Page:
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Competitors, Complementors, Parents and Places: Explaining Regional Agglomeration in the U.S. Auto Industry

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The paper investigates four different factors that might contribute to the regional industry agglomeration, which is a situation where firms locate near each other in a specific region. The four factors are: intra-industry spillovers(positive intra-industrial externality), related industry spillovers, spinout effects, and location fixed effects.

Positive intra-industrial externality is about similar firms gather together in order to learn from each other’s spillovers. In class we also discussed about the economies of scales, which is a concept that if output(internal or external) is large enough, the cost can be reduced. In this case, we can apprehend as companies might gather together and share capitals(machines to produce specific parts) in order to reduce their cost.

Related industry spillover is a different factor which is mainly about how related industry plays an important role in the regional agglomeration. The authors used an example of C&W(carriage and wagon) industry for it predates the automobile industry and a lot of automobile companies were founded by C&W employees such as William Durant.

In order to access these two factors and their relationship with regional agglomeration, the authors conducted several sets of  regression. Specifically they look at how the two factors affect automobile companies’ entry in the market. Through a series of variable collecting and data analysis, they conclude that intra-industry spillovers hardly affect the agglomeration while related industry spillovers play a significant role in it.

A spinout(spinoff) is a company created through an existing company. It might contribute to regional agglomeration because, as we discussed in class, founders tend to stay at where they created the companies due to several reasons.The authors believe that this factor is only significant in the later stage of industry development. The authors approach this factor through logit models of spinout entry(Table 5) and conclude from the regression that older firms tend to create spinouts, bigger firms tend to create spinouts, and spinouts tend to stay at their parents’ location.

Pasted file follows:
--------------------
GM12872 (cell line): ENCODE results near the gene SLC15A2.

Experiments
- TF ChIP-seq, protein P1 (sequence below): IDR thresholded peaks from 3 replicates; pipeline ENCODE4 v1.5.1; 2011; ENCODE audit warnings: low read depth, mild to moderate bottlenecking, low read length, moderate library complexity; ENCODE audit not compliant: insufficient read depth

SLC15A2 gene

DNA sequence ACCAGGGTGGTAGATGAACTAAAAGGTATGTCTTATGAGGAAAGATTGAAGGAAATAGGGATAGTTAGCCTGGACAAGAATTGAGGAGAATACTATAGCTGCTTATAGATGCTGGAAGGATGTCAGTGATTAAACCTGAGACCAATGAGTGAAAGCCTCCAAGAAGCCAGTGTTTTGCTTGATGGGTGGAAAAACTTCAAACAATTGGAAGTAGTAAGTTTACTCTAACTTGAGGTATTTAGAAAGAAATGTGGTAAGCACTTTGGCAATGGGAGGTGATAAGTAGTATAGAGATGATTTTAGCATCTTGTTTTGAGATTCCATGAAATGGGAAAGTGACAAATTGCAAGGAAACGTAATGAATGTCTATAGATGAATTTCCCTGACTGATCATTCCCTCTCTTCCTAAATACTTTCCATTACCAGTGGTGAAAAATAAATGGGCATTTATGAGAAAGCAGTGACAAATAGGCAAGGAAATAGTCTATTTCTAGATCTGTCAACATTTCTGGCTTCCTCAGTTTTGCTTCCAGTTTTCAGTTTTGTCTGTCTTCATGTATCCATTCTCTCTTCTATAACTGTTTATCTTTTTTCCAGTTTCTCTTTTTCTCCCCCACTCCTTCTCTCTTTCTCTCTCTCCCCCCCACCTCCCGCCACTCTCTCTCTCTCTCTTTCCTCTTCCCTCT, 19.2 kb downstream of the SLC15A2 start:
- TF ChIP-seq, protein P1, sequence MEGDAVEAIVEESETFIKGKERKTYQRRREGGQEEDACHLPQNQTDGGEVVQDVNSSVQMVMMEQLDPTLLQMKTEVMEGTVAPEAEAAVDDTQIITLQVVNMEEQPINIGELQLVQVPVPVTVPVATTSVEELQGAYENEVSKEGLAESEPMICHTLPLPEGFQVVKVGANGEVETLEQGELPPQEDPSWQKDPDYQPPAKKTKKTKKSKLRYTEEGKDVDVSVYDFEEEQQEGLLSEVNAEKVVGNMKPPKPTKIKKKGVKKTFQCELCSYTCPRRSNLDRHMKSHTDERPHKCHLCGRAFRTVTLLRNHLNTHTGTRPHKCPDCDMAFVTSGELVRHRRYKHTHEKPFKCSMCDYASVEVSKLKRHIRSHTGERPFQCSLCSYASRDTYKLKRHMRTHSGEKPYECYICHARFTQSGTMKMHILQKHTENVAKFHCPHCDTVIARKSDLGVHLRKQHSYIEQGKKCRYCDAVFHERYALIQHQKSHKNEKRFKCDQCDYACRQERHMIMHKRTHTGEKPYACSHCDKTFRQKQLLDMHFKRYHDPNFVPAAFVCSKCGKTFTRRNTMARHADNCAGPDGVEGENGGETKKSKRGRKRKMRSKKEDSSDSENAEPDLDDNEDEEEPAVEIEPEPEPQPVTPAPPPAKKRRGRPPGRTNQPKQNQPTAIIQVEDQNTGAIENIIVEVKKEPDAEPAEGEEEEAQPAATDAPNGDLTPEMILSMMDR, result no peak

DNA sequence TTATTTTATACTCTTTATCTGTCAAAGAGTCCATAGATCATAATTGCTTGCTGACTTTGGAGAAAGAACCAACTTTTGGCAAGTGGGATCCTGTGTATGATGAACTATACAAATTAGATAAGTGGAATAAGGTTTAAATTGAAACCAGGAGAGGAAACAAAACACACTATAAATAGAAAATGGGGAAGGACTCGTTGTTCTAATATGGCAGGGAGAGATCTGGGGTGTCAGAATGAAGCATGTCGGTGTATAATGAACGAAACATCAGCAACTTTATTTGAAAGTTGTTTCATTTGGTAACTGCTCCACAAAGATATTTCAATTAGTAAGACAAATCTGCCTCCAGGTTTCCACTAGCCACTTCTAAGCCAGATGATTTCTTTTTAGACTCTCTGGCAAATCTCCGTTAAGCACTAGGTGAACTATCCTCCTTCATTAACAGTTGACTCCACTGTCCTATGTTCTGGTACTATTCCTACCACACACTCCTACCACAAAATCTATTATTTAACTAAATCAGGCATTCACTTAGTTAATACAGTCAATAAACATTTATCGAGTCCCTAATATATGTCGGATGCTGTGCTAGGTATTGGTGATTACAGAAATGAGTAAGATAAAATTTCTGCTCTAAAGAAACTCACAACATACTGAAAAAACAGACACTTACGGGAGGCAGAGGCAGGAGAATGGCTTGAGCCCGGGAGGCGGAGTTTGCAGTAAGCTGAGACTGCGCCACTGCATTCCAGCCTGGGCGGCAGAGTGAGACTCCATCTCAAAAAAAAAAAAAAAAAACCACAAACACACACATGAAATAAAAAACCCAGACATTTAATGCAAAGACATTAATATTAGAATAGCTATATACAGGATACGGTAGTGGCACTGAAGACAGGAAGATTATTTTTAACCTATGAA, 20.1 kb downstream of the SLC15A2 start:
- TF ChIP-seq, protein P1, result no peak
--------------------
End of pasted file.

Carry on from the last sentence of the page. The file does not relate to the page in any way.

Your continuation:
Location fixed factor is the most obvious one out of the four. Firms gather in a specific location for its geographical advantages, which include variables such as resources and transportation. The authors recognize there exists some location fixed effects in explaining the agglomeration. Unfortunately this factor is not discussed in length in the paper.



  1. heardd16

    Although these factors certainly applied to agglomeration of auto firms in the early days of the industry, I wonder if these factors are all still applicable. Japanese car companies, most of which originally established their North American headquarters in California, are now leaving California and headquartering in locations such as Plano, Texas (Toyota) and Nashville, TN (Nissan). If the positive intra-industrial externality factor were still in effect, wouldn’t these companies have considered relocating to Detroit?

    April 29, 2014
  2. Moody’s followup is good: Toyota’s engineering operation is in Detroit (or rather Ann Arbor) while Honda is in northern Ohio, both in easy driving distance from Detroit. Nissan is also in the lower midwest for its engineering. VW and the others all have Detroit offices. So for engineering, yes, intra-industry effects remain. For production logistics matter – as we heard at Metalsa, even if wages are lower, moving material around is costly so being near can offset such putative cost advantages.
    At the company level, what functions benefit from proximity? How about suppliers? [see work by Thomas Klier on that, with Jim Rubenstein and others].

    May 6, 2014

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